Coined utterance is then either realized as single words (كلمة), or as multiple words (كلام). If these multiple words have a copula (a link between the subject and predicate) then the speech is termed a ‘sentence’ (جملة). Otherwise, the speech is known as a phrase (كلام غير مفيد). Examples of sentences are “he is back” and “I ate the apple”, where “is” is the copula in the first sentence and the copula in the second sentence is abstract. Examples of phrases include “the old woman across the street”. Within these words there is no copula, hence the speech is a phrase.










Words are divided into three categories which are mutually exclusive and cover all words in the language. The first category is called ‘noun’ (اسم) and it includes what we know in English as nouns, pronouns, adjectives, and adverbs. The second category is that of verbs (فعل). And finally, the third category is that of particles (حرف) which include English prepositions, articles, conjunctions, and particles. Note that particle is a catch-all term that includes things like interjections and other words that are not well-categorized.












particles (such as most interjections)

Practice: Under which of the three categories in Arabic would the following English words fits?

·         boy

·         cheap

·         within

·         an

·         lifted

·         brownies

·         silently

·         Oh no!

·         our


There are many types of phrases in the language. Most of them are introduced at calculated points in time, but two are of very special interest due to their productiveness and pedagogical benefits. These can be studied in the tutorial entitled Arabic Phrases.








There are two main types of sentences; nominal and verbal. The former is that sentence which effectively begins with a noun, and the latter is that which effectively begins with a verb. There are actually other ways in which we can categorize different types of sentences, but this method is by far the most productive and by far the most relevant. Other methods of categorization will be introduced in subsequent tutorials as needed.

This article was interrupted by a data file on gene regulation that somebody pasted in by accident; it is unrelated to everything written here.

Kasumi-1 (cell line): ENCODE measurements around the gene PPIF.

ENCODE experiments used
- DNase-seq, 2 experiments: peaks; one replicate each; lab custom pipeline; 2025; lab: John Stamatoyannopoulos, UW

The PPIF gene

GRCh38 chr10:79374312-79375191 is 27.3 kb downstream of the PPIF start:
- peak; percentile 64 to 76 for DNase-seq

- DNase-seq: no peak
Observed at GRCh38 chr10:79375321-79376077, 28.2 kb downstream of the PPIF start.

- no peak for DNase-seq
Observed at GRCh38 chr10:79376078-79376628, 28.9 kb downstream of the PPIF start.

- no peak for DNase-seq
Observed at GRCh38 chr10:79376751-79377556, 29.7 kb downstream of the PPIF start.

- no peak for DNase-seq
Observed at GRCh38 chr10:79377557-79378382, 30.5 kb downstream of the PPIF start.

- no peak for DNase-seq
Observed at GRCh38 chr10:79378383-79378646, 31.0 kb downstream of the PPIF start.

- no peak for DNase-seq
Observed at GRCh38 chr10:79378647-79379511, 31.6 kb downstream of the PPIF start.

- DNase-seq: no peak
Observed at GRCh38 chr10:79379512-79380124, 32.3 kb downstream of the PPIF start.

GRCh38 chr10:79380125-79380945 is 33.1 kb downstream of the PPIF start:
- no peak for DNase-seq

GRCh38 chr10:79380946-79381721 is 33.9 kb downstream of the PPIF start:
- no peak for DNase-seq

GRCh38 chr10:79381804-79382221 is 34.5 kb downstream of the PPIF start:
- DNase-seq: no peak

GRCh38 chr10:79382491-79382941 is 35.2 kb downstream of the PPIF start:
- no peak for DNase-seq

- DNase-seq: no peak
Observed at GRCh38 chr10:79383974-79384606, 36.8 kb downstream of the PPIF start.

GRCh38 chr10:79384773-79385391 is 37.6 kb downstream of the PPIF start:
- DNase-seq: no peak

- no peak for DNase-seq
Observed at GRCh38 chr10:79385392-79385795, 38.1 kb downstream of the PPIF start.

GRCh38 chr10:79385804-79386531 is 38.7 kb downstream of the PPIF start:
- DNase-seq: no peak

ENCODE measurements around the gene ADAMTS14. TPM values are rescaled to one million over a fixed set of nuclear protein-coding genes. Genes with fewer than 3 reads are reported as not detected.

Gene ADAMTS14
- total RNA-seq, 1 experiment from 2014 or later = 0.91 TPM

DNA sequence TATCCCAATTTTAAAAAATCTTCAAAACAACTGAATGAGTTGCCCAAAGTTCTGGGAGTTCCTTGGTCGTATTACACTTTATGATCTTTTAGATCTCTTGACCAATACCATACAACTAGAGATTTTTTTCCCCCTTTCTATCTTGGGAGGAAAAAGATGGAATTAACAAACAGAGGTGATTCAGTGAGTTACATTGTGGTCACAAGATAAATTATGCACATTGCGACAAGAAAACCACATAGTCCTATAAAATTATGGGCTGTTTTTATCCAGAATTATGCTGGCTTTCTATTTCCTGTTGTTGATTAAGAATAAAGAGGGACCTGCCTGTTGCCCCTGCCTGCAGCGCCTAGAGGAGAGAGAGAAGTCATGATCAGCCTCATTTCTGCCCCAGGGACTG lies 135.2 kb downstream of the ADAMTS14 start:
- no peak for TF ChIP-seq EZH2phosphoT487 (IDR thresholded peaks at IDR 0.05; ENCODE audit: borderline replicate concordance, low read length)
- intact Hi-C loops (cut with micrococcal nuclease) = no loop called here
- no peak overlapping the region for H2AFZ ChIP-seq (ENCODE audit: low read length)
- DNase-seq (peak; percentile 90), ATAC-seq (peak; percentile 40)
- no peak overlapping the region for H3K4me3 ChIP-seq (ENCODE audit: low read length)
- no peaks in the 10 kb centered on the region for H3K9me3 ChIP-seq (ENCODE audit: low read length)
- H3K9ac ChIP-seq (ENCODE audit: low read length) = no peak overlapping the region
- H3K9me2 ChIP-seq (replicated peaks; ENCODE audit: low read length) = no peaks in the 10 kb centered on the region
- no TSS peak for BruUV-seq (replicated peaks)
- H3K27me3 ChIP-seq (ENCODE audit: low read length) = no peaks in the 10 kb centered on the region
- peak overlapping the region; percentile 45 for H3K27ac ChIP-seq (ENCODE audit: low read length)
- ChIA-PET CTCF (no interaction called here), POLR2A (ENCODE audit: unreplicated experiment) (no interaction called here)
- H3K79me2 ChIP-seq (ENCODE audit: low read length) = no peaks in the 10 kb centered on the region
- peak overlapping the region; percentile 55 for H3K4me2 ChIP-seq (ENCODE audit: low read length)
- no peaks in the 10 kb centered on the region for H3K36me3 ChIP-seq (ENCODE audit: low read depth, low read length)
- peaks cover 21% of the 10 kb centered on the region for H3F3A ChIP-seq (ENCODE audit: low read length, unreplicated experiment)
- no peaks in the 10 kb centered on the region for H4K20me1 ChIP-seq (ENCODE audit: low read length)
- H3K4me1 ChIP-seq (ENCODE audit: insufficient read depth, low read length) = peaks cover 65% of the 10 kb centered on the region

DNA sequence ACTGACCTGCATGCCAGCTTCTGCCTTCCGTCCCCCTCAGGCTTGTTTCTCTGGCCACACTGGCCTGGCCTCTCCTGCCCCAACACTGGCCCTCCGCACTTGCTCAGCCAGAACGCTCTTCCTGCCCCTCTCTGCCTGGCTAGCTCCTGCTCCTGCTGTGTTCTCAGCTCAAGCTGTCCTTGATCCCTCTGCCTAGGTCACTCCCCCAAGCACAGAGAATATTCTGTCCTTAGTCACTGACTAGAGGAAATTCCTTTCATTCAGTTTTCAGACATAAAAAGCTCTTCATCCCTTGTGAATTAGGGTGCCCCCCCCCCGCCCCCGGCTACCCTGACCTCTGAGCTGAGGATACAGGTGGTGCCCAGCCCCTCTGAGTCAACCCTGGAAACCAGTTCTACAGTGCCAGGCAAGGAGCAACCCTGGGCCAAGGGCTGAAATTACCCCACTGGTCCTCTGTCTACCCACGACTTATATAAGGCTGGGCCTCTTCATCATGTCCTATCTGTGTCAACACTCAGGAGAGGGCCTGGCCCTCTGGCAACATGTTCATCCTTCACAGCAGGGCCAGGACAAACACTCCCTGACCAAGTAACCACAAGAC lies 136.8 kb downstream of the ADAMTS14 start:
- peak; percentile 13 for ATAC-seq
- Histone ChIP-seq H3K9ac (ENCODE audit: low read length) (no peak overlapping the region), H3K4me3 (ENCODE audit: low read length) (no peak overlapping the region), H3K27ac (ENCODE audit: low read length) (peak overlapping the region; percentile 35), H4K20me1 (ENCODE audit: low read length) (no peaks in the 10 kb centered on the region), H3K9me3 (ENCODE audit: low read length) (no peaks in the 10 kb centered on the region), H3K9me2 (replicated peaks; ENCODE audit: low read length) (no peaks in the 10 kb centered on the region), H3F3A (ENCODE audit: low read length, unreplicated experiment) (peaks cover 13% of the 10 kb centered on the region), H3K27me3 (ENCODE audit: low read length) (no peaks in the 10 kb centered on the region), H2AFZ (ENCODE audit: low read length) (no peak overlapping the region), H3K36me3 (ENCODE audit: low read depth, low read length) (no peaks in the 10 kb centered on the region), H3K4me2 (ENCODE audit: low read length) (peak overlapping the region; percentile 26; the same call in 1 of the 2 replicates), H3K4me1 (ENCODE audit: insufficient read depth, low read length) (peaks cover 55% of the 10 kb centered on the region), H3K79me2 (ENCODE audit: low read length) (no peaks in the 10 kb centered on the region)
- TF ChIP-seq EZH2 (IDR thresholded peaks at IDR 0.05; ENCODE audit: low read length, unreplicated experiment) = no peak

• Proceed to the next lesson: Arabic Words
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  • Arabic Grammar FAQ

    Is Arabic an SVO language?

    No SVO in Arabic

    VSO is the default for verbal sentences in Arabic. A verb and 2 nouns in Arabic can be arranged in 6 different ways though. Depending on what’s more important, a speaker can begin the sentence with the subject or object, resulting in SVO, OSV or any other possible arrangement. This is because the grammar is not determined by sequence, but rather through inflection.

    Is Arabic grammar hard?

    Arabic can be difficult if it’s taught as a series of disconnected rules with too much emphasis on rote memorization. Especially early on this can lead to overwhelm and it’s the main reason students quit. However, if the core of how the language works is taught first by focusing on the single topic of grammatical inflection, learning Arabic actually becomes enjoyable and very manageable.

    Is Arabic gendered?

    Only nouns in Arabic have gender. There is masculine and feminine and no neutral. A noun does not need to have anything to be masculine. Femininity on the other hand requires a sign such as a round ta.

    How many pronouns are there in Arabic?

    Arabic pronouns

    60 in total. This considers pronouns which are used to represent nouns in all three cases, both attached versions and detached versions.